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Parlay Sports Betting
Recreational bettors love betting parlays. Even sophisticated bettors have trouble not being swayed by those sweet, sweet odds. Advantage players tend to think of parlays as lottery tickets: we know they are hard to hit, but that payout is just so enticing! But buyer beware…
The Lure of Easy Money Has a Very Strong Appeal
We know people like to bet parlays, and we owe it to you, sports fans, to discuss them in an intelligent way, when opportunities arise. But, dear reader, parlays are not a winning strategy for long-term betting success.
A parlay is a wager where a bettor makes multiple bets (at least two) and ties them together into a single bet. Typically, the individual wagers combined into the parlay are referred to as Legs of the parlay. Legs is a better description, as this term does not differentiate between the types of individual bets (spreads, money lines, totals) that can be combined into a parlay. If any of the legs of the parlay loses, the entire parlay loses. However, if all legs win, the bettor enjoys a payout based on much greater odds than straight bets offer.
For example, a bettor wagers $100 on a three-team underdog money line parlay consisting of the Tampa Bay Rays +140, Seattle Mariners +110 and Detroit Tigers +200. If all three teams win, the $100 bet pays out a whopping $1,412! There are lots of parlay calculators out there, here is one we like: https://www.calculatestuff.com/miscellaneous/parlay-calculator.
Easy money, right! Or, at least public bettors get lured into believing that. They want to get rich quick, and the parlay offers them that dream. Sportsbooks happily promote parlays, sometimes advertising huge parlay payouts for bettors.
For casual bettors and weekend warriors, hitting an epic parlay payout is the ultimate fantasy. But why are sportsbooks so willing to share this information especially when they have lost huge amounts of cash?
The simple fact is, parlays provide the house with a much larger edge than straight bets. And if sports books can instill that dream into its patrons, the books will simply win more money.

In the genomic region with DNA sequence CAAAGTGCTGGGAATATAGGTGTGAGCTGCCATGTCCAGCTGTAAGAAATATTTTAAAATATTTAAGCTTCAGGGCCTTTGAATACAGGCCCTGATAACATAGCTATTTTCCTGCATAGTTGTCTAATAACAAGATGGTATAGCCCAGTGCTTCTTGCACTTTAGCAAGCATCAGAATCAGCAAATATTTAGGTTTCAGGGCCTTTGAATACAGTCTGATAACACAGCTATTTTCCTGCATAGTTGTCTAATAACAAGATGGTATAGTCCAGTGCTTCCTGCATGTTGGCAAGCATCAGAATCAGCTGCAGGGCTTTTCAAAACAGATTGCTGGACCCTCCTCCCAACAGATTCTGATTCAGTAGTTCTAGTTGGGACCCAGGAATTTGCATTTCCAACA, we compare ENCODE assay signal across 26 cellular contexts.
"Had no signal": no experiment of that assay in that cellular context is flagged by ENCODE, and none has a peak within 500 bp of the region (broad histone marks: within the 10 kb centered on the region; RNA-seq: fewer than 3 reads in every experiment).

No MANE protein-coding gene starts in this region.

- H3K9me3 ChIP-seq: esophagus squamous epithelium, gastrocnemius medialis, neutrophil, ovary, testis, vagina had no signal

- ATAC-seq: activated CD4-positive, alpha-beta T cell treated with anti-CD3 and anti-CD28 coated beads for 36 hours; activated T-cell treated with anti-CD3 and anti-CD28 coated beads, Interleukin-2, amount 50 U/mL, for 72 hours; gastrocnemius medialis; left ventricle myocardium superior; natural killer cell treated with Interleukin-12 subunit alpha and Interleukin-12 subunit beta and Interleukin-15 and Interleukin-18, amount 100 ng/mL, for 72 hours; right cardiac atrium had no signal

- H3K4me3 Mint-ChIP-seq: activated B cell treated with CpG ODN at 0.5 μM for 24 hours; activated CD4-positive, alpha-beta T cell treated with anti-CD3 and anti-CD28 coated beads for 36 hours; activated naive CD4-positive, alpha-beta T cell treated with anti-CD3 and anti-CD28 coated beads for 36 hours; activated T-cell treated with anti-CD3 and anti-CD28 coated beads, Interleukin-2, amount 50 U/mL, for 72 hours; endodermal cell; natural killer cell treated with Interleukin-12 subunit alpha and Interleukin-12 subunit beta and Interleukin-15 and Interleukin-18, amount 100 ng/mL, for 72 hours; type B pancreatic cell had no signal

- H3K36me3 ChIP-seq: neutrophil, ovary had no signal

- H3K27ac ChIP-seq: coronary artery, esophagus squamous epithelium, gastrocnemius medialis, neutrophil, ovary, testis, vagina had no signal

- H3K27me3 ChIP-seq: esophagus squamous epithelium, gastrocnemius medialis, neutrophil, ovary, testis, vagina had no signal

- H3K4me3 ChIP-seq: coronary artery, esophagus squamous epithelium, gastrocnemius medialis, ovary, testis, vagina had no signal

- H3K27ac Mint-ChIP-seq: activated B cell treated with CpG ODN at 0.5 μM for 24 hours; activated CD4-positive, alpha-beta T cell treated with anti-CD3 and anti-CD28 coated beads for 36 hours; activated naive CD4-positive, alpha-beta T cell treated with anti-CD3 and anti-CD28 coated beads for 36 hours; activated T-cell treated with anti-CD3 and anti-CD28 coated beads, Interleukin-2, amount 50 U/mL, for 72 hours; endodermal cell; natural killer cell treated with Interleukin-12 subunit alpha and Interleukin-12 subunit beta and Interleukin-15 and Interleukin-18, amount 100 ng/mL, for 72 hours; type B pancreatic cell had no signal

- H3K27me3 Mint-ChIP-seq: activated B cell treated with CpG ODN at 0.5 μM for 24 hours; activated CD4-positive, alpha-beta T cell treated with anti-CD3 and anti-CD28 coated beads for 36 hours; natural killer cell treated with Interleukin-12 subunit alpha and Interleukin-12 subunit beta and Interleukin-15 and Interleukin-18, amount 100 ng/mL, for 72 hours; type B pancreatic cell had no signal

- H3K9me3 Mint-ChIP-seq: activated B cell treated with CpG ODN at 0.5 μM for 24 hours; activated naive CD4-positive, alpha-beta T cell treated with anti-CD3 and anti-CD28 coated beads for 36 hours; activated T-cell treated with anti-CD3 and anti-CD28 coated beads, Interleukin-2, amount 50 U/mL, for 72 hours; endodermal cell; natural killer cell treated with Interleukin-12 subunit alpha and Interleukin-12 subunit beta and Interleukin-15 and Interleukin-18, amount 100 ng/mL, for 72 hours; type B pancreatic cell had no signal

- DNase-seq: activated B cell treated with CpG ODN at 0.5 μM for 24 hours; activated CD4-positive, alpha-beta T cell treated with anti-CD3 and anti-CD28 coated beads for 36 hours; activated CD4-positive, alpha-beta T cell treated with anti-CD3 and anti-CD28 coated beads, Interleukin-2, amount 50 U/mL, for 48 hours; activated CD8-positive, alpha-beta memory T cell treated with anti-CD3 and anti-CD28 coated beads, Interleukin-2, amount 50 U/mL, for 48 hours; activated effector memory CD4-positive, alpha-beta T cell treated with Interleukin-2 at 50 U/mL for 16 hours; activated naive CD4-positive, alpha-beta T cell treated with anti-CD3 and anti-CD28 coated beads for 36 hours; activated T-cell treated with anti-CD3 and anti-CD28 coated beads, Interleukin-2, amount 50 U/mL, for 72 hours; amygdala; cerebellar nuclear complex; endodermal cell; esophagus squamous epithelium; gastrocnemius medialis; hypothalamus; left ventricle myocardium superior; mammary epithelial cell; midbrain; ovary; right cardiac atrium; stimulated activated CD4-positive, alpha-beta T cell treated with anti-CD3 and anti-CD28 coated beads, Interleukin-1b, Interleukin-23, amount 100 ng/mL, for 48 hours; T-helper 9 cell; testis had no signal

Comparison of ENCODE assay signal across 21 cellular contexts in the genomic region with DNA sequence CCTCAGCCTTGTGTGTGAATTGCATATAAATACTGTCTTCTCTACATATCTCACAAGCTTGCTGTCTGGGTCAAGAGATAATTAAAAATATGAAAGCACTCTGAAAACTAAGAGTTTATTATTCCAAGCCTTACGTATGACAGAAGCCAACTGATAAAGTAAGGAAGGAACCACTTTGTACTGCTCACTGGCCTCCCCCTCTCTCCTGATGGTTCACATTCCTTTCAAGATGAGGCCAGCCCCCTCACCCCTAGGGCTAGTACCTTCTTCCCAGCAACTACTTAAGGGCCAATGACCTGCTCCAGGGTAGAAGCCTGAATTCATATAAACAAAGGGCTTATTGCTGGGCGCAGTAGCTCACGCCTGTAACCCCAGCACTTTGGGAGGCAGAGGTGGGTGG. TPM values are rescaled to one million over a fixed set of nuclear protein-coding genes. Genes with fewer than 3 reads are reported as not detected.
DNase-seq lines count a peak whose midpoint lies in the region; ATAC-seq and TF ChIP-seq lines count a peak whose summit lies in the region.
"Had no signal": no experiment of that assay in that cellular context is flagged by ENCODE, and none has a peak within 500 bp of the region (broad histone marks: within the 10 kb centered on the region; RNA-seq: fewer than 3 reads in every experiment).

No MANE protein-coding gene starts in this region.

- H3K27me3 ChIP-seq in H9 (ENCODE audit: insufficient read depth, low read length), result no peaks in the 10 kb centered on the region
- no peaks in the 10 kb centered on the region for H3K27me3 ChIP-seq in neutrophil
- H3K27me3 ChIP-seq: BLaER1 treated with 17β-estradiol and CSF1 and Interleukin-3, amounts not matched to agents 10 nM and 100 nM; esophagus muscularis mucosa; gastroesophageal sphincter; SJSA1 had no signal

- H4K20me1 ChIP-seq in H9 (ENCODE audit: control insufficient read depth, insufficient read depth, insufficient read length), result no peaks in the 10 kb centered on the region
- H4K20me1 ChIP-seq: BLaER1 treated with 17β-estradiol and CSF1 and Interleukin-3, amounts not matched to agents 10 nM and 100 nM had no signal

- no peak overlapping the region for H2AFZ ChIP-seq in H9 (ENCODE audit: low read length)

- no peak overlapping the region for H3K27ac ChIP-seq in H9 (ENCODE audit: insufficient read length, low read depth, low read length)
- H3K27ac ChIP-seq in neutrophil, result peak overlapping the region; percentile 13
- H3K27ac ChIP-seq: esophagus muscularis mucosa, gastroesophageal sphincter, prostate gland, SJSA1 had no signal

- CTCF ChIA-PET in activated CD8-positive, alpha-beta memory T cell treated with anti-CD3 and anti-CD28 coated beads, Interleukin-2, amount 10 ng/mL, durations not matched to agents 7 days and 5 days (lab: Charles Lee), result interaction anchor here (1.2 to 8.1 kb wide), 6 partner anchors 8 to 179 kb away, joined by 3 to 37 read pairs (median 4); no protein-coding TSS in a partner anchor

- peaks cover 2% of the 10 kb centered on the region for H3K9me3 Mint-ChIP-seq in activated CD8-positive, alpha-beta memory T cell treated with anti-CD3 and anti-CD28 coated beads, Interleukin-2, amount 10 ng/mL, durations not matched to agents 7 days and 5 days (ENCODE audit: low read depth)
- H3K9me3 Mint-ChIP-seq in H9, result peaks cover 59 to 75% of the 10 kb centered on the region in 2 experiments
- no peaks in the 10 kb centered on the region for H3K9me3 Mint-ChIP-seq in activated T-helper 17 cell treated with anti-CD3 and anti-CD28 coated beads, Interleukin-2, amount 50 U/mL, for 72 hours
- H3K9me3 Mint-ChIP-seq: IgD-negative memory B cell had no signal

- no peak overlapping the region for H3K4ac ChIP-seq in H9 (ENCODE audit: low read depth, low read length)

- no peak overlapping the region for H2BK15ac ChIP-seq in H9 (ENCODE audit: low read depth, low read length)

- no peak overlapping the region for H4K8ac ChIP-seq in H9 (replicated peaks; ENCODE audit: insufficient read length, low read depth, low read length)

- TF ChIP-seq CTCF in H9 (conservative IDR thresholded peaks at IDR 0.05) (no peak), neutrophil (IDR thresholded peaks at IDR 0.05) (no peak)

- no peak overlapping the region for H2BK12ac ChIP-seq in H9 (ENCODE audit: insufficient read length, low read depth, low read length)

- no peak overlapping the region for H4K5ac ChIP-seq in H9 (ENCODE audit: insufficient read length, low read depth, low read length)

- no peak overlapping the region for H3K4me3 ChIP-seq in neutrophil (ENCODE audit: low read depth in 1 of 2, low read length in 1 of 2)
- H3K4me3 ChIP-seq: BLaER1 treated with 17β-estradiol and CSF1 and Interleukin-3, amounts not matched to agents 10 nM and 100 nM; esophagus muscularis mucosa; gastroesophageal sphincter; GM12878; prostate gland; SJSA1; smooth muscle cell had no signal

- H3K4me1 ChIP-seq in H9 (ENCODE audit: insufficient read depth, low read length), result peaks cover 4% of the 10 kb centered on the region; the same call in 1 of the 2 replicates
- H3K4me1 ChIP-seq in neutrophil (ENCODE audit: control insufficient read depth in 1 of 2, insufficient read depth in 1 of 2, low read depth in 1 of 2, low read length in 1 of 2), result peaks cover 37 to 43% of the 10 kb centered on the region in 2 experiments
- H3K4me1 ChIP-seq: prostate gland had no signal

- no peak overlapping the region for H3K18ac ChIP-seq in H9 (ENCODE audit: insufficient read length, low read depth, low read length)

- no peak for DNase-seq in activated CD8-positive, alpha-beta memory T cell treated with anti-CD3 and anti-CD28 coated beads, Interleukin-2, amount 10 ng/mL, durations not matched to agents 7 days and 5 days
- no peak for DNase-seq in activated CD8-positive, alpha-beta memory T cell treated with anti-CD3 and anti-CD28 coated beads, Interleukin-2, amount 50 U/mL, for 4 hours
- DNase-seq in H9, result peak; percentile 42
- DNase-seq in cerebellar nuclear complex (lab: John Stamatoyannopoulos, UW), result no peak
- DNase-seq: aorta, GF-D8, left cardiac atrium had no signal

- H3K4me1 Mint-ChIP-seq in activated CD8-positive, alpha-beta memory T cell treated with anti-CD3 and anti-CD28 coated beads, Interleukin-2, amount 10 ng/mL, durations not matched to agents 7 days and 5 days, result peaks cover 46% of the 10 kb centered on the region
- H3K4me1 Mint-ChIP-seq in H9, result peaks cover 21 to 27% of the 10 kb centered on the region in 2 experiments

A UNLV Center for Gaming research paper showed that, according to official Gaming Revenue Reports compiled from 1992 to 2015, Nevada sportsbooks boasted a nearly 30% hold on parlays. (The hold is the percentage of money the sports book holds after all bets have been settled and paid out. In other words, it is the sports book’s profit on that type of wager). In comparison, the average hold by the sports book on straight bets is a little over 5.0%.
Simply put, the sports books make a killing off parlays.
Parlays are the sports betting equivalent of the lottery ticket. Bettors keep going back to the window, repeatedly, in hopes of hitting a big payout. However, whether it’s a lottery ticket or a parlay, the big winners over time are always the sports books.
Any seasoned sports bettor knows sports betting isn’t easy. It’s hard enough to win one bet. When you combine more and more bets onto the same wager, you’re playing right into the sportsbooks’ cash drawer by assuming more risk and limiting your chances of winning. Sure, you will cash some parlays, but you will buy dozens of losing tickets before you finally cash that big one.
It’s also important to note that if you go 4-1 on a five-leg parlay, you lose the entire bet. However, if you bet those five teams individually, you would have profited close to three units or more depending on the price s of the individual straight bets.
Remember, we do not gamble!